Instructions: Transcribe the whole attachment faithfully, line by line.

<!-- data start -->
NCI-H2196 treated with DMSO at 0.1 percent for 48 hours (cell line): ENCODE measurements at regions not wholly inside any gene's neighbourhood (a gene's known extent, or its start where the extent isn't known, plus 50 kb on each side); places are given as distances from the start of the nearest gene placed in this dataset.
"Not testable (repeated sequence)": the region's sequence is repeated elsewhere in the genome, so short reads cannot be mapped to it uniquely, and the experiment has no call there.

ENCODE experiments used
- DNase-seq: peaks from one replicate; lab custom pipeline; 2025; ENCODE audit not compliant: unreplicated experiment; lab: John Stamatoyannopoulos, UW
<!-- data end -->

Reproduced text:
NCI-H2196 treated with DMSO at 0.1 percent for 48 hours (cell line): ENCODE measurements at regions not wholly inside any gene's neighbourhood (a gene's known extent, or its start where the extent isn't known, plus 50 kb on each side); places are given as distances from the start of the nearest gene placed in this dataset.
"Not testable (repeated sequence)": the region's sequence is repeated elsewhere in the genome, so short reads cannot be mapped to it uniquely, and the experiment has no call there.

ENCODE experiments used
- DNase-seq: peaks from one replicate; lab custom pipeline; 2025; ENCODE audit not compliant: unreplicated experiment; lab: John Stamatoyannopoulos, UW